Is there anything worse that a difficult breakup? Perhaps having to spend seven days isolating with that person moments after telling them it is over. With strong performances and witty writing, Wishbone is a thoughtful examination of a relationship under extreme pressure.
The piece opens with an odd movement prologue, representing a party the two protagonists have attended the night before the action starts. Their costumes get in the way, and the dance lacks clear intention and feels somewhat awkward. Perhaps it is the space, as the set is realistically cluttered with the trappings of daily living, giving the performers a narrow area to work in. Once the actual play starts, however, we are introduced to lovers Ro and Ti, fully realised and complex characters that feel well drawn, rounded, and sincere.
The dialogue and relationship between the two central characters are the heroes of this play. Kaitlin Horton-Samuel gives a beautifully understated performance as Ro, a person who is so unsure of what she wants and how to make sense of her inner contradictions. The heartfelt, wholly relatable phone call she has to a friend outside of the isolation bubble is one of the most well-written and delivered moments of the piece. Bringing a totally different energy, Rosa Calcraft’s Ti is warm, playful and at times intentionally dramatic. Her attempts to change Ro’s mind about the breakup, to understand how this has happened, and to change the direction of travel are the engine of the play. Calcraft is also very funny, making full use of the dialogue alongside her physicality to inject comedy, pathos and a full narrative about her feelings through the medium of jam.
Coco Cottam cleverly uses the seven day Covid isolation to trap the characters together, with no means of escape. This adds to the pressure cooker feel, with tensions boiling over and few outlets available. It feels like a missed opportunity in some respects that Cottam has not pushed this further, but perhaps she felt the tropes of lockdown baking and sourdough starters are already too well-worn. There is a nod to the joy of self-swabbing, which raises a laugh of recognition from the audience, but the period of waiting for the result lacks tension and the outcome is never really mentioned. Neither is ill, and there is no mention of any of their friends being unwell, so it feels like a device rather than a familiar setting.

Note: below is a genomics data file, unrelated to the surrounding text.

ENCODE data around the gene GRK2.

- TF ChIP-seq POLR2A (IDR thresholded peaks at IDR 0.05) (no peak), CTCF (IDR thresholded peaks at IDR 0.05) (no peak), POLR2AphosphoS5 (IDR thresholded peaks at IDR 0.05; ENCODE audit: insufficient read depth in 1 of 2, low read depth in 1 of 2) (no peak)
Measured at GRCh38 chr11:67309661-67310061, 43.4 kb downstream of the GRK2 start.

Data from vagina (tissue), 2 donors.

The staging incorporates a sheet backdrop adorned with ribbons, which doubles as a screen for projections. These help to orient the action, showing the passage of time, and also allows for some hilarious photo and animation sequences that add a huge amount to the production. The scenes themselves are thoughtful and well-performed, however the transitions between them often feel a little clunky. Sections that took place on the floor were out of view of the majority of the audience, which was a pity, and perhaps could have been reworked for the space. At times, the actors seemed a little uncomfortable with the intimacy required, and some scenes needed a little more volume.
Overall, Wishbone does not feel fully realised, and at only 50 minutes long there was scope for much more exploration. That said, the piece is very enjoyable, and the interplay between the characters and the setting are incredibly relatable. Horton-Samuel and Calcraft are very compelling performers, and their characters’ emotional journey make this story universal.
By Deborah Klayman
Wishbone plays at The Bread & Roses Theatre, London on July 27th, 2023, then at Greenside @ Infirmary Street, Edinburgh from August 6th-12th, 2023.